Take Us to the River

Our Saturday goal was simply to get from Prague to Nuremberg.  We had one last delicious breakfast in the bright Miss Sophie’s dining room to use up much of our Czech currency and fill our stomachs for the cross-country ride.

We had arranged for a ride from the hostel to the bus station, and it turned out our driver was once again the joyful Tony from day one!  On the ride, he pointed out various sites, including the old Communist party headquarters and the historic train station.  As a tip, Ned gave him the remainder of our Czech money, and we walked into the bus station … only to find that the bus company we had booked was not there.  While I tried to figure out what was up, Ned ran outside to flag down Tony.  Too late.  Of course, we now had no Czech money left, limited time to get to the right place (turns out–our bus company leaves from the lovely historic train station we had passed), and Prague taxis are notorious for ripping off riders.  Sigh.  Ned negotiated with a driver outside for a firm, but ridiculous, price, and we zipped over to the train station.  The best part of the trip was that the driver watched tv the whole time. Oh, Prague!

The train station proved to be unpromising on the outside but gorgeous on the inside.  We hung out in the lobby while Ned looked for our pick up spot.  He found a random Czech guy who walked him right to the waiting point and then asked for a tip, which Ned happily handed over.

 

 

 

The station is dedicated to Woodrow Wilson.

One of the most interesting things about traveling is to learn how our country and our history is seen by others.  For example, last time I was in Germany, the US government shut down, and I heard many, many jokes about it.  This time, we were told multiple times how young our country is–which is not something we think about much.  All of this leads us to Wilson and Prague.  When’s the last time you though about Woodrow Wilson?  Likely “um, never,” is your response.  But Czech people revere him as the father of Czech independence after WWI.  In fact, the welcome that Americans receive in Prague today can be traced back to Wilson.  History is cool!

We flashed our passports, dropped off our luggage, and boarded a mega-bus to zoom from the Czech Republic to Germany.

 

The scenery consisted of many, many, many pine trees, lots of rolling farms, distant small villages, and–of great interest to the NYPA Trustee in me–dozens of wind turbines and solar  arrays.  My trip right before we left on vacation was to the NYPA Board meeting, where we had an afternoon session on alternative energy development and secondary markets. So, it was like driving through a demonstration lab.  Not everyone in our trip found that as fascinating though …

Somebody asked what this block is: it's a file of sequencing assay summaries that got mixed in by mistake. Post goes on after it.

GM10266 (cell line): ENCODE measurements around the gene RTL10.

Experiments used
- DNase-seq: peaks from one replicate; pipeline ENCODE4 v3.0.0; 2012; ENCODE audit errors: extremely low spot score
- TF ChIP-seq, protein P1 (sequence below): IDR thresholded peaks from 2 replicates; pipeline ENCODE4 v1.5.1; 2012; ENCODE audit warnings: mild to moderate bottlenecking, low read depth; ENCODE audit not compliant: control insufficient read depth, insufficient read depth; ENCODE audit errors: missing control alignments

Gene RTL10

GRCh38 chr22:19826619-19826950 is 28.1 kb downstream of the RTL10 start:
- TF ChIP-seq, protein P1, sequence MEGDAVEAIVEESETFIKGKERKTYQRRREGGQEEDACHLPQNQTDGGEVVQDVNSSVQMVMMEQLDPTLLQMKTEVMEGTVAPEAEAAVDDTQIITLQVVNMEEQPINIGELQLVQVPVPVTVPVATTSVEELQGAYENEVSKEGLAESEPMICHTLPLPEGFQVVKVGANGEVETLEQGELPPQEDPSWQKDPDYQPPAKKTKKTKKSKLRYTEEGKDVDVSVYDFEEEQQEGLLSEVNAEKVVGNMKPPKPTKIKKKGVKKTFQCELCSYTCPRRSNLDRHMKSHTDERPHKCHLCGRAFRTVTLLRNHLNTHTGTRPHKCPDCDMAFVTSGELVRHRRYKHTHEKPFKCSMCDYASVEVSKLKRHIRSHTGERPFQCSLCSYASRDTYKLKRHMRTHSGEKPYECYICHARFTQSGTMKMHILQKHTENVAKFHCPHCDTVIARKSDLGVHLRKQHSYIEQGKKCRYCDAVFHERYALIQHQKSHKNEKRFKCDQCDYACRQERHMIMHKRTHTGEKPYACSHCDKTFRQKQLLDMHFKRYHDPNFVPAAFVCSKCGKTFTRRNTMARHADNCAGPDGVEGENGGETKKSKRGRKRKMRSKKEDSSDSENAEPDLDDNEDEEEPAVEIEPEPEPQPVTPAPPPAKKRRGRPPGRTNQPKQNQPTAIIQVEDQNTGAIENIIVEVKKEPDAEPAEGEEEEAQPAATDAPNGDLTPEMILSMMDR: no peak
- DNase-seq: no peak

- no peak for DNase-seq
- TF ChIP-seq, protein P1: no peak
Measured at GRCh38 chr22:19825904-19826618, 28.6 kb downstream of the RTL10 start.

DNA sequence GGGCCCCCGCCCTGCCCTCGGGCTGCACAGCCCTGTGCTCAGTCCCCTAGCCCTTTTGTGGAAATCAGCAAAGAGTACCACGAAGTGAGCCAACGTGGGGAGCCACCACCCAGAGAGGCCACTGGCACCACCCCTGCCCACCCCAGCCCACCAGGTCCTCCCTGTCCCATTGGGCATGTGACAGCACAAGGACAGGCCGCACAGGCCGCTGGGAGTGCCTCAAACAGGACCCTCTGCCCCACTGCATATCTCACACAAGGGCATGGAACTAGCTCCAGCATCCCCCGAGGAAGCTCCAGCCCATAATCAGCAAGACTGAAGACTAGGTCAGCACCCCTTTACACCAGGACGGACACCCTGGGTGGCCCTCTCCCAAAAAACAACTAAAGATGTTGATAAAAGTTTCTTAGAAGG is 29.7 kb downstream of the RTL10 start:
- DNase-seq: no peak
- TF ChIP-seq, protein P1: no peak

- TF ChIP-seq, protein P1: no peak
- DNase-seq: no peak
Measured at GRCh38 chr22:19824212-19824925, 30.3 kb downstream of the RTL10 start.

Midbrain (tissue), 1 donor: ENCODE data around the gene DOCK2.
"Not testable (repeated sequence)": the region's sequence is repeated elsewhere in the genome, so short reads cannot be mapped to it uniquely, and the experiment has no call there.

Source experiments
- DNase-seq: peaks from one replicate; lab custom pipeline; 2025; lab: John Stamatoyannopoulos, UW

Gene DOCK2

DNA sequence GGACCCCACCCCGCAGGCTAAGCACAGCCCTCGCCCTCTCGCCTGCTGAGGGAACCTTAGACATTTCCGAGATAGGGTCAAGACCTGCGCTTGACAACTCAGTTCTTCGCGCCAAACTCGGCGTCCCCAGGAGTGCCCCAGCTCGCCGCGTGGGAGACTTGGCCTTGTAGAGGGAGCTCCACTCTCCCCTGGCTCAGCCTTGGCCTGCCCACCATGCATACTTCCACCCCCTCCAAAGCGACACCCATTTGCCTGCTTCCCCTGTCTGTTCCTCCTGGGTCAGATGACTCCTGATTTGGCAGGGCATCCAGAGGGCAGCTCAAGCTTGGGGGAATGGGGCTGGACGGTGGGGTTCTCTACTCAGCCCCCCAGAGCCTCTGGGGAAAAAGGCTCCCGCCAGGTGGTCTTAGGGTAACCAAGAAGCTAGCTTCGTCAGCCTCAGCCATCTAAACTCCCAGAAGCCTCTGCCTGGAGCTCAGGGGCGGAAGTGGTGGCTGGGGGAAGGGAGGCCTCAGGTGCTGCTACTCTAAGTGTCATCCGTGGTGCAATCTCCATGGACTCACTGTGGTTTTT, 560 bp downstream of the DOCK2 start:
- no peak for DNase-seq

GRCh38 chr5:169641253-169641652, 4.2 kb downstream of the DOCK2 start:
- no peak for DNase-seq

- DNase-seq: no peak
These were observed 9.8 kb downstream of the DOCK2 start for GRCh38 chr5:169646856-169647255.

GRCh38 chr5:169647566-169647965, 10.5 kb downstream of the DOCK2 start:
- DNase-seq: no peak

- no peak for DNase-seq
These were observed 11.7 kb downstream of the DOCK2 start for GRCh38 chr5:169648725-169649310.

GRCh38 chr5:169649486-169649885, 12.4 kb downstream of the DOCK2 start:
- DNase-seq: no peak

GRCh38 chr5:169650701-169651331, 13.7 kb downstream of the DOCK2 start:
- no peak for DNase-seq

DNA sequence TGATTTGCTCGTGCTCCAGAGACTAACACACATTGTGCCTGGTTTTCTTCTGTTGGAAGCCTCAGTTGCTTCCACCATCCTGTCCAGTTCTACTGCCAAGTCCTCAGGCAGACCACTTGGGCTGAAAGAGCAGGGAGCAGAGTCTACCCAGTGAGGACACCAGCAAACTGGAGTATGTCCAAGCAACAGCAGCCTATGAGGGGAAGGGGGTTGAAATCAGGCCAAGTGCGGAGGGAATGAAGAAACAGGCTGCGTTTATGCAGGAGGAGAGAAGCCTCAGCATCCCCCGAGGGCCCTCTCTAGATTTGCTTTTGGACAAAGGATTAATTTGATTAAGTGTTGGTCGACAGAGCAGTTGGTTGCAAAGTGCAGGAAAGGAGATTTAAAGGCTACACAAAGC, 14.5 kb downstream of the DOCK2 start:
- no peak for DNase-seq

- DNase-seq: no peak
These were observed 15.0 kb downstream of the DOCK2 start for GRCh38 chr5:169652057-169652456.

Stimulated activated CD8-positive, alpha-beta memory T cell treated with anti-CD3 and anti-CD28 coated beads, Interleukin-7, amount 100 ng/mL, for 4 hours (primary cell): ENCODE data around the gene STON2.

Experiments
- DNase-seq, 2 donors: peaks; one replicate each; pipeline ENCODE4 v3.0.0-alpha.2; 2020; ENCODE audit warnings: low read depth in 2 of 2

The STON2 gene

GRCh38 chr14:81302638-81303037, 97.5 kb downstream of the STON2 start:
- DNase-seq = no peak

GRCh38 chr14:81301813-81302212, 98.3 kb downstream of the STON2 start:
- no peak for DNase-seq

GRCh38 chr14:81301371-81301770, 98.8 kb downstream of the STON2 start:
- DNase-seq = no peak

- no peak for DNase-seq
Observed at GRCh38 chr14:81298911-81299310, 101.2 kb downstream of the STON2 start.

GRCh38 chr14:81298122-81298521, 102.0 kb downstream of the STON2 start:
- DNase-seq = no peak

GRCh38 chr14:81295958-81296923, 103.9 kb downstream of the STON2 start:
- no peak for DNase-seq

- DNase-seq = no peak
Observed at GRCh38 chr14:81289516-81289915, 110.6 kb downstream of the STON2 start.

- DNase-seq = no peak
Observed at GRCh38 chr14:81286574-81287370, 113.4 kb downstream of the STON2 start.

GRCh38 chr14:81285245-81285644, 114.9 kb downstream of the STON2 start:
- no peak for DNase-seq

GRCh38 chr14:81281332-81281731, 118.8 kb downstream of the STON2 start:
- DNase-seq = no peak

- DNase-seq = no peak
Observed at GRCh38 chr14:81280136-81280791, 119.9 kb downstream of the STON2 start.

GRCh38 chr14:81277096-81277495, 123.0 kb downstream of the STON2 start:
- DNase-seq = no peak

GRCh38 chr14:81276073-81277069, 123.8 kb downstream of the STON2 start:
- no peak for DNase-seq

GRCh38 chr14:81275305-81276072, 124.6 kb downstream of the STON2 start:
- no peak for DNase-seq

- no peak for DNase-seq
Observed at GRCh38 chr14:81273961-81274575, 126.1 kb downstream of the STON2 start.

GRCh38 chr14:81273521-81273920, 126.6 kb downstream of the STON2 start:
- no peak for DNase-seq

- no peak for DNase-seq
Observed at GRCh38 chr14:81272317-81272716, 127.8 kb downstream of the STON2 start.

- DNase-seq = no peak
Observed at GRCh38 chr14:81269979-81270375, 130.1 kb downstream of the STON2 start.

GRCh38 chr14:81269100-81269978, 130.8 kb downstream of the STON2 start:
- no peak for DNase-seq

A few hours later, we were in Nuremberg.  The bus stopped at the huge train station, which was just across the street from the old town city wall.  While all of this looks historic, little of it actually is.  The vast majority of Nuremberg was bombed to bits during WWII, but when the city rebuilt, it used original town plans and blueprints. Thus, it all looks hundreds of years old but really dates to the late 40s.  Guess who did the pre-reading!

 

Our ship awaited us about 30 minutes out of town on the Danube canal, which offered a better space for loading and unloading 170 passengers and their luggage.  Our cab driver shared info about Nuremberg along the ride and also admitted he’d never been to Prague, which he’d always heard was beautiful.  We told him it was and advised him to go by bus.

Then, there it was, our home for the next week: the Viking Baldur.  We would have stopped to take pictures, but the cruise director, Boris, ran out to greet us and warn that lunch was only available until 3 (it was about 2:45).  We were starving!  So we scooted inside, dropped our stuff, and ran to eat.

The Viking River Cruise (VRC) rooms are set up for two passengers each.  The beds can be arranged as twins or a king.  We had two adjoining rooms, each of which looked just like the one below–but we did have the beds separated later in the day.  Our rooms had “French balconies,” basically sliding glass doors with no balcony, bien sur.

 

 

The canal was still as glass and served as a lovely mirror to the walking path across the way.

  

The ship was still decorated for the holidays, and these touches nicely complemented the warm tones of the decor.  There is a lot of wood on this ship, which has a blonde/cream/grey/blue color palette.  The design maximizes windows and light, whether the floor to ceiling windows in the rooms and lounge, the numerous skylights, or the all glass Aquavit terrace.  The boat uses its space well, creating long sight lines in the lounge and dining room.  While we were sharing the boat with 166 other passengers and probably two dozen or more crew, we never felt closed in or too surrounded by others.  Perfect!

 

 

Dinner was served each night at 7 and was delicious.  Each menu included several regional dishes and always offered the option of chicken, steak, or caesar salad.  The meal always started with an amuse bouche, then an appetizer, main course, and delicious dessert.  We finished each night around 8:30-9, full and ready to call it a day.  Yum!

Our first night on the Baldur ended with a big, bright moon spreading glittery light across the Danube canal.  Just lovely!

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